Such risks should be viewed in the context of the overall finding, in a major review by Public Health England, that vaping is still 95 percent safer than smoking. It’s worth remembering that all drugs, including caffeine, acetaminophen and others that we and our teens use frequently without a second thought, carry some risks—as do activities like driving, or inhaling the chemicals in furniture. But we tend to view such risks, which are exponentially less likely to cause death than smoking, as reasonable.
In this context, here is a list of dos and don’ts** for parents with far more practical value than the resources we mentioned earlier.
1. Talk honestly about the effects of nicotine. Acknowledge that nicotine has positive effects as well as negative. If you lie, scaremonger or exaggerate, you will lose credibility. Teens believe that vaping is much safer than smoking, and they’re right!
2. Ask your teen what they like about vaping and listen empathically and without judgement. If they tell you it alleviates depression or anxiety, that’s a signal to address those negative feelings they’re experiencing. But if they only vape occasionally, for social or enjoyment reasons, that should be of much less concern.
3. Allow your teenager to vape at home, in agreed spaces. This eliminates the hiding and rebellion aspects of vaping.
4. Discuss tapering down to a non-harmful level or quitting if your teen is vaping in a problematic way—i.e., if it’s negatively affecting their academic and work performance, costing them too much, or causing them discomfort or other concerns.
5. Visit a vape shop with your teen. Staff have a wealth of knowledge about vaping products and can offer expert advice, whether your teenager continues to vape, or wants to taper down or quit.
6. Find a therapist who practices harm reduction psychotherapy and is trained in motivational interviewing and stages of change, if your teen needs therapy.
7. Remember that boredom is the BFF of drug use. Help your teenager find passions that engage them—art, sports, theater, music, film, writing, dance, volunteering, activism—and purposes and roles in life that can help safeguard them from developing a problematic relationship with any drug.
1. Yell. Your teen will stop listening if you do.
2. Shame your teenager for vaping.
3. Drug test your teen. It’s humiliating and counterproductive.
4. Send your teen to a “tough love” boot camp. Many of these programs use confrontation and verbal and physical abuse to enforce abstinence.
5. Imagine that your teen isn’t capable of rational thinking about their nicotine use. Young people tend to be smart and resilient. If sufficiently motivated, they can stop or reduce vaping, with or without help.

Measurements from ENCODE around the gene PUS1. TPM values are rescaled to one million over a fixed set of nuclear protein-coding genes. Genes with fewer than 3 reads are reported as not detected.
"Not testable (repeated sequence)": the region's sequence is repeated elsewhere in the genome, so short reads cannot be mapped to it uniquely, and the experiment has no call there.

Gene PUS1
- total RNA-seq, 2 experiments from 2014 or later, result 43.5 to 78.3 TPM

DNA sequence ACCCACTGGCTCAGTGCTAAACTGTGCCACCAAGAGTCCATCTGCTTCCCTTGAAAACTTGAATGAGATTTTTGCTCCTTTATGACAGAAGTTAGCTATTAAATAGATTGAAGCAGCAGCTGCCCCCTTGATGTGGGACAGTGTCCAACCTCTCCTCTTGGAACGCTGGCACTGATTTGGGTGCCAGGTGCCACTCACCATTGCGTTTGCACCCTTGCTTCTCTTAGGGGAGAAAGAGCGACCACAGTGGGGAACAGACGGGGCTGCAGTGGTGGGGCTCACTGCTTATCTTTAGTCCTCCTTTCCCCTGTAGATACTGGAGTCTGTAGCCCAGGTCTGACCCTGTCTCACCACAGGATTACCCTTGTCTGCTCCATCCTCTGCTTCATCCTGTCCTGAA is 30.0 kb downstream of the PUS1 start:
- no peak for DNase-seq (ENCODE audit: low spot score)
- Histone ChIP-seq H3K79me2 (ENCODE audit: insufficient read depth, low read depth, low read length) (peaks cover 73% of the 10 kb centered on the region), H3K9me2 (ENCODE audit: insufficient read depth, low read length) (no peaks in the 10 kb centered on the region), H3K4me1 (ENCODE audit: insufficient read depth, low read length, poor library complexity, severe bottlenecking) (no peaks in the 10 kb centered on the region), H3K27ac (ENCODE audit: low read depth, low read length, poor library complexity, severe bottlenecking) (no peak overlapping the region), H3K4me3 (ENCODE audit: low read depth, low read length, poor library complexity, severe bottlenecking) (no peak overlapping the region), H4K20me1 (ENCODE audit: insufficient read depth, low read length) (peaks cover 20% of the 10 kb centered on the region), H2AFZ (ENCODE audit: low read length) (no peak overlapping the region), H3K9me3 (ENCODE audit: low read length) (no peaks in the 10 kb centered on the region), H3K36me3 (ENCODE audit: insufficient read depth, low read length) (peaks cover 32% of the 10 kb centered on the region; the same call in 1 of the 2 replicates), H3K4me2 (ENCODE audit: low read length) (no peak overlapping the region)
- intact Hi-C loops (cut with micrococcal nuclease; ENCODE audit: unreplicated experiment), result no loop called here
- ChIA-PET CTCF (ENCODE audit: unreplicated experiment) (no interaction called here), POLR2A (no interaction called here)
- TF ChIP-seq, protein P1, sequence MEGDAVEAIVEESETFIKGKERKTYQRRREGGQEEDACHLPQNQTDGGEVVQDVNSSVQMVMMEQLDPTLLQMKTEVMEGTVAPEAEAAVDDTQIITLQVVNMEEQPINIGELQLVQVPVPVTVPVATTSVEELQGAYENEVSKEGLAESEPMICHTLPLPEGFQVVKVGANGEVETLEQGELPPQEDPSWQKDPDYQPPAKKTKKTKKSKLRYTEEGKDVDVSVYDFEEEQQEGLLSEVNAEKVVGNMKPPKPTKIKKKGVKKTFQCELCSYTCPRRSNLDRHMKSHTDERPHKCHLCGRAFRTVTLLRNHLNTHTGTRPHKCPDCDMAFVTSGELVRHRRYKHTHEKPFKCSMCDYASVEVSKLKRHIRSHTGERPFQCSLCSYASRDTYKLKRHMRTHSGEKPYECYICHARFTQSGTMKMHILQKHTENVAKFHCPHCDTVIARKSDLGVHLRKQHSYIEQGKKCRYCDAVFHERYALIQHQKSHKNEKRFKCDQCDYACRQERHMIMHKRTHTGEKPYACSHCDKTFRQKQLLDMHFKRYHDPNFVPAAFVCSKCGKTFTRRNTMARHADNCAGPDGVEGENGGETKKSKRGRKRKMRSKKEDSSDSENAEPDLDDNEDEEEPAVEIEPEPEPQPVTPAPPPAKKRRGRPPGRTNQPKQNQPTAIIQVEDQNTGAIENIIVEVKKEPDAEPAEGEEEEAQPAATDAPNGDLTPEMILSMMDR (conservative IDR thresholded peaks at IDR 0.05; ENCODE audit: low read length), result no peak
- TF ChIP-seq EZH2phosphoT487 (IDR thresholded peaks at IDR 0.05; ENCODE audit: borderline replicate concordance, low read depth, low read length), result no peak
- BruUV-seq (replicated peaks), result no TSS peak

6. Be afraid to set boundaries on vaping, in discussion with your teen.
7. Punish your teen by taking away activities they enjoy.
As a result of the government-induced drug panic over JUUL, sensational headlines in the media are reminiscent of the 1990s crack panic: “Vaping now an epidemic among US High Schoolers,” “Schools and parents fight a Juul e-cigarette epidemic,” “JUULing is the new vaping fad taking over school bathrooms” and “‘I can’t stop’: Schools struggle with vaping explosion.”
More and more stories are designed to attract attention by frightening parents. One article, titled “Vaping sent this teenager into rehab: His parents blame Juul’s heavy nicotine dose,” profiled 15-year-old Luka Kinard, who sold his clothes in order to buy JUUL pods. His parents checked him into a drug treatment program for 40 days. The New York Times ran a piece, “The Price of Cool: A Teenager, a Juul and Nicotine Addiction” that chronicled Matt Murphy, a 17-year-old who was so dependent on Juul that he called it his “11th finger”.
These articles use emotionally loaded words—like “tidal wave,” “surge” and “hooked”—that stoke fear and confusion. All the problems in the profiled teens’ lives—their moodiness, anxiety, depression, anger, wanting to be alone, poor grades, headaches, difficulty breathing, even a seizure—are attributed to vaping. Many of those interviewed—teachers, girlfriends, parents, college roommates—make unsubstantiated anecdotal claims about vaping that are presented as fact.
But many other groups of teen vapers are never profiled by the mainstream media: the teens who were dependent on nicotine and successfully quit on their own with no confrontations with parents; those for whom vaping helps alleviate their symptoms of depression, anxiety or ADHD; those who vape once in a while; those who only vape in certain situations, like at parties or before an exam; and those who vaped a couple times and stopped because they decided it wasn’t cool to JUUL.
Where are their stories?
There is no single pattern of nicotine use among adolescents, but that doesn’t prevent the media promoting the false narrative that if teens vape, they’ll end up like Matt or Luka.
With all drugs, there is a continuum of use, from experimental to regular to chaotic and out-of-control and lots of ways in between. But the vast majority of teen use of any substance falls into the categories of experimental, occasional, or social.
Happily, not everyone is buying the “vaping epidemic” message. In response to an article in the New York Times, “How to Help Teenagers Quit Vaping” readers posted these two refreshingly sensible comments:
**Sheila Vakharia is a board member of The Influence Foundation, which operates Filter, and a Filter contributor.
* The Dos and Don’ts were inspired by and in part adapted from drug education materials developed by the Drug Policy Alliance: “Safety First, A Reality-Based Approach to Teens and Drugs” by Marsha Rosenbaum, PhD and “Beyond Zero Tolerance, A Reality-Based Approach to Drug Education and School Discipline” by Rodney Skager, PhD. Information from a newsletter “Working with young people who use drugs” by Jeannie Little, LCSW of The Center for Harm Reduction Therapy was also incorporated.
Image via Vaping360.com